A real bathing beauty?

Cast iron Victorian baths are once again de rigueur, writes Felicity Cannell - cold comfort for those who opted for plastic in avocado
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The Independent Online
Cast iron baths: don't you just love 'em? They look so impressive standing squat and independent in the middle of the room, like an arrogant bulldog - it's no wonder they are the height of bathroom chic these days. But if you're thinking about buying one, I'll let you into a secret - when it comes to bath efficiency, plastic is fantastic. Just like a Victorian house, a Victorian bath is draughty, impossible to insulate and costs a fortune to heat. Only those who are willing to suffer for beauty should read on.

The first enamelled cast iron bath appeared around 1880 and the last to be made in this country rolled out of the furnace 11 years ago. Yet despite its almost unbreakable qualities, 100 years of production has left fewer fine examples than you would think. They started to disappear in the 1960s. The clinical free-standing white bath had been standard issue to many households since the 1920s. Some said that the lower classes kept coal in theirs.

It was time to move to something more tasteful. So in the 1960s and 1970s, countless old baths were thrown on the scrap heap as trendy young things plumped for lurid coloured bathroom suites in nice cosy plastic.

Even now, a builder who comes across an old example will often find it easier and more economical to smash the thing up and throw it in a skip than spend time and effort removing it intact. Says one, "If it is antique- looking it will invariably weigh a ton. We get next to nothing from the salvage yards, which then seem to sell them on for an absolute fortune."

But the destruction of the grand Edwardian and Victorian examples goes back to the second world war. The hard-water dripping tap left a ghastly permanent stain. New washers were impossible to come by, as was anyone prepared to clean it as domestic staff set off to work in the factories. And as for Vim, powerful enough to scour the hide off a rhino, it proved the ruin of many a glossy enamelled bath.

Today an original cast iron bath is becoming an object of desire. Expect whoops when you show it to guests. 'Is it a real one or a reproduction?' they'll say and turn green when you say yes, it's original. So go ahead and drag in the old tub from the garden where you've kept it to store the beers at parties, but don't balk at the price of restoration.

The cast iron bath is one of the most difficult pieces of household furniture to renovate. Few of us scrubbing away the tidemark will realise the skill involved in producing that shining finish. Re-enamelling is generally essential for a stained or scratched bath to live up to its position in the bathroom. And it must be done properly. Painted-on enamel will blister and flake off in no time. Synthetic enamel, low-baked in a kiln, looks dull and lifeless and can stain from a drop of nail varnish. The real thing, vitreous enamel, will have your bath looking, and feeling, as good as new for well over 100 years.

Vitreous enamelling requires the bath to be stripped back to the metal and baked in a furnace. It is then removed and, while hot, powdered glass "frits", are sifted or sprayed over the interior surface, which then fuse on. The bath is returned to the furnace and the process is repeated four or five times. When cool the surface will have a deep white shine, almost like glass, which of course is virtually what it is.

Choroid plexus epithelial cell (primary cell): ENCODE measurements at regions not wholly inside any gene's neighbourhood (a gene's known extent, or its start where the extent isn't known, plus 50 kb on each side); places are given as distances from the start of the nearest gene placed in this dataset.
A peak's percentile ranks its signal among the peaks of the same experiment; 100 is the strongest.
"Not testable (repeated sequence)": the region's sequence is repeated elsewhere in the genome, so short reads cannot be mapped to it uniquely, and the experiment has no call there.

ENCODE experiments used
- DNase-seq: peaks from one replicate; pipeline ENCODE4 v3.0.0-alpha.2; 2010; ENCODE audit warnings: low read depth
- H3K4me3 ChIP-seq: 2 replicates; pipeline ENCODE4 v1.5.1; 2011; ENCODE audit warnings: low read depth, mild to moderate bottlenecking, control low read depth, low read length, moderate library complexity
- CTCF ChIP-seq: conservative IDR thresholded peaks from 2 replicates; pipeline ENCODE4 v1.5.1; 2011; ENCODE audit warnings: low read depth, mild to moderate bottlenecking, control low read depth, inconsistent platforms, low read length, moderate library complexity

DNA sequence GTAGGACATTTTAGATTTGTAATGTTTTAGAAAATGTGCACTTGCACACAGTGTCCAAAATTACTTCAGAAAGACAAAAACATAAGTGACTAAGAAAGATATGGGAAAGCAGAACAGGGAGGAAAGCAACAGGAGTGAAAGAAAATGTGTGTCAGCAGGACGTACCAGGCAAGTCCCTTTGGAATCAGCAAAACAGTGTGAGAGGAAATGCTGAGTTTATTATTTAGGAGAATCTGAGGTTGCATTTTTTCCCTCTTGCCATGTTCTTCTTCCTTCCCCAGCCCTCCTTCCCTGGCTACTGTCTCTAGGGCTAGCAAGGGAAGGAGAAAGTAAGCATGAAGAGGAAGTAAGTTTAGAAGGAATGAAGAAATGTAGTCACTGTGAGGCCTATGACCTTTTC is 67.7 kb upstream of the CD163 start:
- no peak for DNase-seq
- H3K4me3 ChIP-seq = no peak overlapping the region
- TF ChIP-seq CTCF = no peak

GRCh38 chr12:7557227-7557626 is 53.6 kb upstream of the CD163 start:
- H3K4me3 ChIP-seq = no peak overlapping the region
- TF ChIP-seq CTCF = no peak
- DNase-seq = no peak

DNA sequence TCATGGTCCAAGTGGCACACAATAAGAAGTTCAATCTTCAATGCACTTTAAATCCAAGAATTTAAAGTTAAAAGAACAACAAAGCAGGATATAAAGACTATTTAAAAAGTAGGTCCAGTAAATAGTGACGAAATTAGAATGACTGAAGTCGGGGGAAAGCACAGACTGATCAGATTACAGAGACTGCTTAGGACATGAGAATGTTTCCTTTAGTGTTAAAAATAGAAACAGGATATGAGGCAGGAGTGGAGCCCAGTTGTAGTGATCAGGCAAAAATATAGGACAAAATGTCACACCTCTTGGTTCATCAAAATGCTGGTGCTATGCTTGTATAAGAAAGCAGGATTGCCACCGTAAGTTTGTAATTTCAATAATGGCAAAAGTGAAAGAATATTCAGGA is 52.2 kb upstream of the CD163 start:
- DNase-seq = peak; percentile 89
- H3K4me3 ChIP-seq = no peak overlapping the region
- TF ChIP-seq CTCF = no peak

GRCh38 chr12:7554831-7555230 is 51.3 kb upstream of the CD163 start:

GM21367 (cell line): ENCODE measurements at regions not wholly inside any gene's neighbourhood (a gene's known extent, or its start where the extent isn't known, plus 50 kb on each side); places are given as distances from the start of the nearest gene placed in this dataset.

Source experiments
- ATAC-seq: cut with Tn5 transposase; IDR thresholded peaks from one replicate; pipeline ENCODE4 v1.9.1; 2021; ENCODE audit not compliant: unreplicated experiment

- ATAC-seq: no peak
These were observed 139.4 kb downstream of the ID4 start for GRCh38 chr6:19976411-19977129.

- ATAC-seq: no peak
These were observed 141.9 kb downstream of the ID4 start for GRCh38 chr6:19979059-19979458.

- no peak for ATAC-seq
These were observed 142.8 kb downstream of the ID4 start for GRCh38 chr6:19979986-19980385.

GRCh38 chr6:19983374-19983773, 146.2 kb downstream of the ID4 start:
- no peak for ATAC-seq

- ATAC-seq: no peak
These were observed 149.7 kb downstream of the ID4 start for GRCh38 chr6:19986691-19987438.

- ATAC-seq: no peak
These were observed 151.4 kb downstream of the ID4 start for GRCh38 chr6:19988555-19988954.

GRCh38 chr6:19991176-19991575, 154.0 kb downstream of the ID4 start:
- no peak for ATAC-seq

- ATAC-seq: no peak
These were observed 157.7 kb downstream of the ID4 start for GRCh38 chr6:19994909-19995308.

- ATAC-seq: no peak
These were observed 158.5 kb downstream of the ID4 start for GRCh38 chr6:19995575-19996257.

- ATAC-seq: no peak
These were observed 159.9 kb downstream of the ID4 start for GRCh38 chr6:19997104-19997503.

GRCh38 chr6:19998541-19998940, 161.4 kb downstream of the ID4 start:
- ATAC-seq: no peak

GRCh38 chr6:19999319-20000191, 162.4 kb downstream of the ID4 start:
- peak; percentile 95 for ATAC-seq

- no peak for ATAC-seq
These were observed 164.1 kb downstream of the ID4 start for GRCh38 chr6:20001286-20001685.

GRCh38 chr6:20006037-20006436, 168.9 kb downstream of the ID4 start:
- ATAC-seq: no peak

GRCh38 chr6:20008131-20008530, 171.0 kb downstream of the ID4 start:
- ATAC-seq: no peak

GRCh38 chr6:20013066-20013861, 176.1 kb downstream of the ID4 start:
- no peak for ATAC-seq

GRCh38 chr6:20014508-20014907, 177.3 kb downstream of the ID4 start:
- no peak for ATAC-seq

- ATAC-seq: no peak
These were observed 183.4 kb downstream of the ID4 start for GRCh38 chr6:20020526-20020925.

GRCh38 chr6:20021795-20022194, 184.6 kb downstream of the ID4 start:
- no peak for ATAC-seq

At Quality Porcelain Enamelling Ltd (QPE) in Hednesford, Staffordshire, re-enamelling starts at pounds 550 plus VAT. Drummonds of Bramley, in Guildford, chooses to restore its baths as they were originally enamelled, by hand. However, since such baths are no longer manufactured in this country, thanks to EC intervention - no open furnaces allowed - we seem to have lost the art. So two or three times a year the company ships out a lorryload to Russia where open furnaces are still in use, and skilled craftsmen still have their place. The starting price for re-enamelling is pounds 950, but with reproductions easily costing pounds 1,000, restoring Great Aunt Gladys's original will give you an unequalled example of the "real thing".

If the only bath you inherit is the plastic avocado green one, pick up the genuine article from a reputable salvage company. But don't forget the taps. At around pounds 100 for a sparkling original pair, it may be better to go for something new that looks the part, but doesn't have such a small spout that it offers nothing more than a dribble after two months' fur has built up.

And when you have it in place, why not become a real bath bore and trace its history. "Every major town had a furnace", says Tony Swayne of Drummonds, "and when baths became the in thing many towns made their own, with a distinguishing trademark - the feet". Start by checking whether your tub has claw feet, lion's feet or ball and claw.

Mr Swayne also offers advice on the perfect bathtime experience. Big powerful taps are a must but only after a smidgeon of cold so as not to damage the bath. "Warm it up and heaven breaks loose," he says.

These are probably the truest words, recognised, belatedly, by anyone who has shivered in a cold bathroom as the hulking great metal bath absorbs whatever heat the water initially held. By the time the bath itself has warmed up, the tank is empty of hot water and you are wrinkled as a prune.

Personally, I have long experience, up until I left home, of the misery of lukewarm bathing. Nothing will ever induce me to succumb to the spiteful beauty of a fine Victorian tub in my own home.